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Symbian had a slight presence at MWC, despite being in a transitionary period between the old, proprietary version of the OS and the forthcoming open-source version.
Sony Ericsson's Vivaz Pro, pictured above, was one of the few handsets using the OS to be launched at this year's show. It is the first of the company's phones featuring a slide-out Qwerty keyboard and based on the Series 60 platform.
One particularly interesting handset on show at Mobile World Congress was the Else phone, a device made by an Israeli design company of the same name.
The handset, which uses Sharp hardware, is based on the Access Linux Platform — itself a descendent of what was once called Palm OS. In common with Sony Ericsson's X10 Mini and Mini Pro Android phones, the Else phone is designed to be used with one hand. Unlike those handsets, though, it uses a completely different user interface from anything else in the market.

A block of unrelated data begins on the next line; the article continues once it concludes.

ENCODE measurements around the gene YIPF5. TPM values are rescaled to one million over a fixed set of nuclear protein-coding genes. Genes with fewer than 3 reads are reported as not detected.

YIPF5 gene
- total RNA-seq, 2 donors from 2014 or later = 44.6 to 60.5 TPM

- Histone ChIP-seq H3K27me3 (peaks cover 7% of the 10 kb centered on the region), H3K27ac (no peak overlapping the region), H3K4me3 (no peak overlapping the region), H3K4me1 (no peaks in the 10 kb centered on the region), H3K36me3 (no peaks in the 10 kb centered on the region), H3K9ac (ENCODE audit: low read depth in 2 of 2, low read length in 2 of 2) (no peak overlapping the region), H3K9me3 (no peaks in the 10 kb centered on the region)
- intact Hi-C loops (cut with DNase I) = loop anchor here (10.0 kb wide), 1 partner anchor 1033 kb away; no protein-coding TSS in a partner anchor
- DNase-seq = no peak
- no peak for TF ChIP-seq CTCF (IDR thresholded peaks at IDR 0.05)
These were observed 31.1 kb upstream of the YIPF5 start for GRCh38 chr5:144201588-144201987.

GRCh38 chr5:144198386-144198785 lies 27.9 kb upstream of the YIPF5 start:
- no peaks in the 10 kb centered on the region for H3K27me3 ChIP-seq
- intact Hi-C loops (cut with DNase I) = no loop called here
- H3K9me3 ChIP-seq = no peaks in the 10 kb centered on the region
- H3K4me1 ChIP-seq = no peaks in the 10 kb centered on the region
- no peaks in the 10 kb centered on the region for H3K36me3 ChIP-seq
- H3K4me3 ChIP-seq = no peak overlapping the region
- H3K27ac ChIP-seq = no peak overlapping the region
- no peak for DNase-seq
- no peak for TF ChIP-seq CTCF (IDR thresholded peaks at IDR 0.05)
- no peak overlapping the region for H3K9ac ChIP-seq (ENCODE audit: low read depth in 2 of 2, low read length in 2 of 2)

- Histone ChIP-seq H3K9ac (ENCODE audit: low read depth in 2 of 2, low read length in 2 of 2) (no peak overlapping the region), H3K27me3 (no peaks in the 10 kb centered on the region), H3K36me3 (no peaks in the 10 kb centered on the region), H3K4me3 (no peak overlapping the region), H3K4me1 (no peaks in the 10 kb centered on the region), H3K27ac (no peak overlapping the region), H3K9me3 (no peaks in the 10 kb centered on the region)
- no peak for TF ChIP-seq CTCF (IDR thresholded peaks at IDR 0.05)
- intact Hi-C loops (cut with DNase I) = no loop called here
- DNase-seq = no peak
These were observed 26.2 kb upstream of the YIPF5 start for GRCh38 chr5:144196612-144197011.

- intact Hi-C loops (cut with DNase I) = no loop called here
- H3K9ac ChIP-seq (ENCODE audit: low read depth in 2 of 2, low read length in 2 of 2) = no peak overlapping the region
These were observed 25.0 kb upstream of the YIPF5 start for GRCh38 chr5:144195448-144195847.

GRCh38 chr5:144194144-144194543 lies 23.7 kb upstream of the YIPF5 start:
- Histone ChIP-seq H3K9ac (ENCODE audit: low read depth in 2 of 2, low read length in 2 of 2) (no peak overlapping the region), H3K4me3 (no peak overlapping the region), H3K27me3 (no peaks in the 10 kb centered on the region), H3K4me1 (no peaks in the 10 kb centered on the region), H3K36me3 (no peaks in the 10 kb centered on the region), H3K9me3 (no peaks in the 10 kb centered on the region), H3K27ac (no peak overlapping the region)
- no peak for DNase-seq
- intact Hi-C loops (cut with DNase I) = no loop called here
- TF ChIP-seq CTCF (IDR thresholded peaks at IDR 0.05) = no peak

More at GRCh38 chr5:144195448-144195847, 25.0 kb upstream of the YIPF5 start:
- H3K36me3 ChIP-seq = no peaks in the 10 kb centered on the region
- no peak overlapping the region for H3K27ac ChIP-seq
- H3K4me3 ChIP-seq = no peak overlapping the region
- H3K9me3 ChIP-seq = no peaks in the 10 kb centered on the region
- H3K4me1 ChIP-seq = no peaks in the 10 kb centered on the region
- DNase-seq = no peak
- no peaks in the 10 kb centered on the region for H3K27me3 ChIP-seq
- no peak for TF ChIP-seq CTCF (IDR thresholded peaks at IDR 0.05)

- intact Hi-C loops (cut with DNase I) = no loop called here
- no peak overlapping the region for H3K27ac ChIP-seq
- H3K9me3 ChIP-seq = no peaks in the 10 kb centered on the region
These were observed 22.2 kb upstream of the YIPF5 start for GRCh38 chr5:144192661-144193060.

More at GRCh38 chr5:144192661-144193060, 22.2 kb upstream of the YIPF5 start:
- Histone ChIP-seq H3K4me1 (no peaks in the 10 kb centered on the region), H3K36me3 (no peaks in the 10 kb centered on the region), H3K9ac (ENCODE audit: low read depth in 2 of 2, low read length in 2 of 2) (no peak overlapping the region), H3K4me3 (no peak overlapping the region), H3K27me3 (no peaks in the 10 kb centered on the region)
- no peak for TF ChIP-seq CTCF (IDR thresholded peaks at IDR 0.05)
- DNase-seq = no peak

The Else's UI is based almost entirely on thumb movements. The user swipes up and down in an arc to access various menu items, then pushes their thumb further in to access submenus or files within a folder.
Else first showed off the handset at a London event a few months ago, but the version it showed at MWC had undergone a lot of tweaking since that first launch. More fine-tuning is on the cards before the handset gets a commercial release, although no operator has picked it up yet.
Not everything on show was a phone — Alcatel-Lucent, for instance, was demonstrating its 4G-connected car concept.
The Toyota Prius was fitted out with a variety of screens and sensors, all of which were hooked up to a mobile-broadband connection using the long-term evolution (LTE) of 3G standard.